A trademark can be a word or phrase or logo or picture or color, or a combination of all those, that is used by a business to establish its brand. Trademarks function to let consumers know the origin of the goods and services they are purchasing. Trademarks are valuable business assets and most businesses will invest more in trademarks than other forms of IP protection.
Trademark protection is generally obtained by registering the trademark. In some countries registration is not always a necessity and the trademark owner can acquire rights from the use of the mark in commerce. However, like copyrights, registration does provide benefits, such as constructive notice of the existence of the mark. The government IP office verifies that the proposed mark can qualify as a trademark and that it does not infringe existing trademarks. Trademarks provide limited terms of protection but those terms can be renewed successively.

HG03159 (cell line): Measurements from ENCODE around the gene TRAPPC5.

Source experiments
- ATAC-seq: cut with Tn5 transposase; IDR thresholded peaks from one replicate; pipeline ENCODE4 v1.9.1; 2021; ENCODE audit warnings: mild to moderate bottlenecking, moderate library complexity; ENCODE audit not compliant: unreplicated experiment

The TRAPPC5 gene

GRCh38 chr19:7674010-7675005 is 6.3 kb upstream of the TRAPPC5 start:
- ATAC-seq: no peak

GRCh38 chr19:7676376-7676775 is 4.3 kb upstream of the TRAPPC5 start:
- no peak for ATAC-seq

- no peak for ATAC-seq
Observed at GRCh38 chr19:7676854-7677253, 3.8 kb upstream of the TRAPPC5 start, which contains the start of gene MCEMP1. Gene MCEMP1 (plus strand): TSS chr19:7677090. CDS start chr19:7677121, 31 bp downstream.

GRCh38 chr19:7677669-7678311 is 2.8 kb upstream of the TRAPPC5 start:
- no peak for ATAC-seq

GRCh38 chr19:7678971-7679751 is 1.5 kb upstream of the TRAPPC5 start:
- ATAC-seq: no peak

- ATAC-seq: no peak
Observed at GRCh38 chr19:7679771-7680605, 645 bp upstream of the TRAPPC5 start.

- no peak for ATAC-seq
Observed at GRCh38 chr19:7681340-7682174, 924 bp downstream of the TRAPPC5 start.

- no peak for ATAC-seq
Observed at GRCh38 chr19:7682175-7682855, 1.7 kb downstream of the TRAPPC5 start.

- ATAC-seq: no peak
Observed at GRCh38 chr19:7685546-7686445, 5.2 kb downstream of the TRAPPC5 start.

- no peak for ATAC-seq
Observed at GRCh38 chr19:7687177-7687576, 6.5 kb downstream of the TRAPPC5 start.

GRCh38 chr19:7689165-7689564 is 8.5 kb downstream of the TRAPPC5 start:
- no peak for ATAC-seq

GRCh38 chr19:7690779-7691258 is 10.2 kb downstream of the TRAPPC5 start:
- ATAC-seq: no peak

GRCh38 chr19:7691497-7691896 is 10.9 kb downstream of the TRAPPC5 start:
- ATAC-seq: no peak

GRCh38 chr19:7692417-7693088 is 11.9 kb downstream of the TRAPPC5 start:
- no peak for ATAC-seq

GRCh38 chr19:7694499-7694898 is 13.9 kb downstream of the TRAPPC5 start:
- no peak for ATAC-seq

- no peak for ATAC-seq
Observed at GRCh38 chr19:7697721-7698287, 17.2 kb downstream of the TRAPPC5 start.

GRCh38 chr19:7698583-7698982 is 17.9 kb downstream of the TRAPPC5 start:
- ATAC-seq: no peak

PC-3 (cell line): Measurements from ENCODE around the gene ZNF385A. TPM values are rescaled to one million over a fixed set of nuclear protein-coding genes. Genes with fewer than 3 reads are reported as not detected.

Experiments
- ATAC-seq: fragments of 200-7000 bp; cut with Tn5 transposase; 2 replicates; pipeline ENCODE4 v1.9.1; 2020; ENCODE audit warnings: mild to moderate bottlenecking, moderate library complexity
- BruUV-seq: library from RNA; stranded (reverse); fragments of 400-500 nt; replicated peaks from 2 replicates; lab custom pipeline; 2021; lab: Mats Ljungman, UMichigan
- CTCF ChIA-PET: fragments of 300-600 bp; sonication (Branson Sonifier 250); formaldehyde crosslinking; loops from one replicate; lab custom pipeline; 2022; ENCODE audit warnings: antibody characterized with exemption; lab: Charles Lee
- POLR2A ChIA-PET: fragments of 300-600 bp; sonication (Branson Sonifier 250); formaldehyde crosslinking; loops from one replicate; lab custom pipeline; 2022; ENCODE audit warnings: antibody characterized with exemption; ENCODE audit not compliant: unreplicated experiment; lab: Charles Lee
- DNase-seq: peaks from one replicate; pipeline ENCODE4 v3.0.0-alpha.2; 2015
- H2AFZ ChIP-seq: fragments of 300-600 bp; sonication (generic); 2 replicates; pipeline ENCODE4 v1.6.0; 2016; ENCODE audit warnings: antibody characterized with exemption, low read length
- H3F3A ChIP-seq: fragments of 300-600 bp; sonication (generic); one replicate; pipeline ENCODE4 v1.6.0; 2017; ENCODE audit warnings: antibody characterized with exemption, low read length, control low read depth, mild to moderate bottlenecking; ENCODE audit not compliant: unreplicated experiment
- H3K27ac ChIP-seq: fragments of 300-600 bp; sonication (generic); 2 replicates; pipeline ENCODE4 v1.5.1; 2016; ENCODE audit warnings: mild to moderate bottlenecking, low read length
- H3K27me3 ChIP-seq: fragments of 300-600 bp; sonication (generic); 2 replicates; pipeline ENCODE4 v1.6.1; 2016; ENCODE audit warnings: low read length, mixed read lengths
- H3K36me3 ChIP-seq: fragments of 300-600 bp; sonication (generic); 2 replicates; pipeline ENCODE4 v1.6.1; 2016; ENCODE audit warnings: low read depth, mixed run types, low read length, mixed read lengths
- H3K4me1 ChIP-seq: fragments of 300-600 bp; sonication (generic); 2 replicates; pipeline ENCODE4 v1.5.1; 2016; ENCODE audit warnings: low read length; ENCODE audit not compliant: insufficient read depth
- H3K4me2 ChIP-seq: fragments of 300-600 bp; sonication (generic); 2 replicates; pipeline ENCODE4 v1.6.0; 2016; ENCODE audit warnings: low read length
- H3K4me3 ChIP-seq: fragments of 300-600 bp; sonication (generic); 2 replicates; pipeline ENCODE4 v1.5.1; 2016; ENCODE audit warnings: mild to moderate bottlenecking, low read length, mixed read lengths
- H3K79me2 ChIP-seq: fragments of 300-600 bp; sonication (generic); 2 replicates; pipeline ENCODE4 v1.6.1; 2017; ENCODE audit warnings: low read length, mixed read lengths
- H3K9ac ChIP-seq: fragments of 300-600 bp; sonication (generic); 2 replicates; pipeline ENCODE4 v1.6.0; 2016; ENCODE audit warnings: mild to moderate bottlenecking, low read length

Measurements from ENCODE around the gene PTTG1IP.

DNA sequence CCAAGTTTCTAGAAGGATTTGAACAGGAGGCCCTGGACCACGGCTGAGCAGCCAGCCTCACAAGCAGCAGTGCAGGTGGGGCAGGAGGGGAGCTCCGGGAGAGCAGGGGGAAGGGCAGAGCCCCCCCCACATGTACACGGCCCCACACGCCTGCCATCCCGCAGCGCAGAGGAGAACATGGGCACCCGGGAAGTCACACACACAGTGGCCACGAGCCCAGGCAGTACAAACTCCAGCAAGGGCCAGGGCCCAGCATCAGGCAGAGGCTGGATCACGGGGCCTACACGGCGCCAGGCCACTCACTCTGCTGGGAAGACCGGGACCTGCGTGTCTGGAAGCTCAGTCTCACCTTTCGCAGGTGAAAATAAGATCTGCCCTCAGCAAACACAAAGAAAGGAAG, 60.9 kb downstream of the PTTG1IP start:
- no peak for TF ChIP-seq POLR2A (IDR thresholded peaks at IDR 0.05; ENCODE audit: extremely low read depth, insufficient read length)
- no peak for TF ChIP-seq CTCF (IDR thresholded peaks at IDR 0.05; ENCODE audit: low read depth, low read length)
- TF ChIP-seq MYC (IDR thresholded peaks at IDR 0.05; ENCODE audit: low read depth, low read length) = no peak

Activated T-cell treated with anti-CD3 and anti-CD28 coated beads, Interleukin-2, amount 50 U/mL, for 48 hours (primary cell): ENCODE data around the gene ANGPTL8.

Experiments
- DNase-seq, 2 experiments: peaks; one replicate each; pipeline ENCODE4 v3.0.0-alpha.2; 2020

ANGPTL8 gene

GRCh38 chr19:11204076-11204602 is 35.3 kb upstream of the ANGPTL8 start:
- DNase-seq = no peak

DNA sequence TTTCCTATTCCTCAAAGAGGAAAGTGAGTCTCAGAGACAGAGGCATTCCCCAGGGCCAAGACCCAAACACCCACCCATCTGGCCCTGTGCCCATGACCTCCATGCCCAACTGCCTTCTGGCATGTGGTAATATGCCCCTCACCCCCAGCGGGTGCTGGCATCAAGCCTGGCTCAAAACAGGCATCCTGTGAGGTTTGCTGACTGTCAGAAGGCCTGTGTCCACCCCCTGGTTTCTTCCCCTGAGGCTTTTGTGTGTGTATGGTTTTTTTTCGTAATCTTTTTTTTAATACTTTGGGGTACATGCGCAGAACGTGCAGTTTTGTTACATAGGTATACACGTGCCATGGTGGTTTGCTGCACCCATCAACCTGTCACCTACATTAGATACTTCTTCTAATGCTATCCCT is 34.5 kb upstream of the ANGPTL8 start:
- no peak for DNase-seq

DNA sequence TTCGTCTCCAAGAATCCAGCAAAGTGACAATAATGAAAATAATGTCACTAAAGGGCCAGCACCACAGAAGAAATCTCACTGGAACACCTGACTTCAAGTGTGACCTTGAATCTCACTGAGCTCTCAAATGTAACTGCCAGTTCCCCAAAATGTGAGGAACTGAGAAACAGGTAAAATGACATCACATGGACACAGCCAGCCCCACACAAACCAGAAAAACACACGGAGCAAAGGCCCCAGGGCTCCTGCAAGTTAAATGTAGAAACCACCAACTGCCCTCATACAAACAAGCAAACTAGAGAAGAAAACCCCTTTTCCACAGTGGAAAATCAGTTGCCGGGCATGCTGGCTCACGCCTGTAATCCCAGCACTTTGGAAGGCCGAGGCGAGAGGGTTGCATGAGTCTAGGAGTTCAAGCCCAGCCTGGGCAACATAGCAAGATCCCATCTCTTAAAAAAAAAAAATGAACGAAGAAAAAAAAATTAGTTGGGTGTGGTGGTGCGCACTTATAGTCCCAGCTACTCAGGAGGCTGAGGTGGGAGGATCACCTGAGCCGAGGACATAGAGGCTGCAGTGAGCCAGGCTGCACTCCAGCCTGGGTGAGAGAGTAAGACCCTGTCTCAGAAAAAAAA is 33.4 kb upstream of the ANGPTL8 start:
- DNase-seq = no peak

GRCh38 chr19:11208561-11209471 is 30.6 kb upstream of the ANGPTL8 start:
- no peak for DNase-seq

The trademark owner has the responsibility of policing the mark, ensuring that others are not infringing the mark. Failure to adequately police the mark can result in an inference that the mark has been abandoned by the owner. The test of trademark infringement is whether there is a likelihood of confusion in the minds of consumers as to the source of the goods or services. An infringing party will attempt to pass off goods or services with a similar mark to exploit the goodwill the legal trademark owner has acquired with consumers.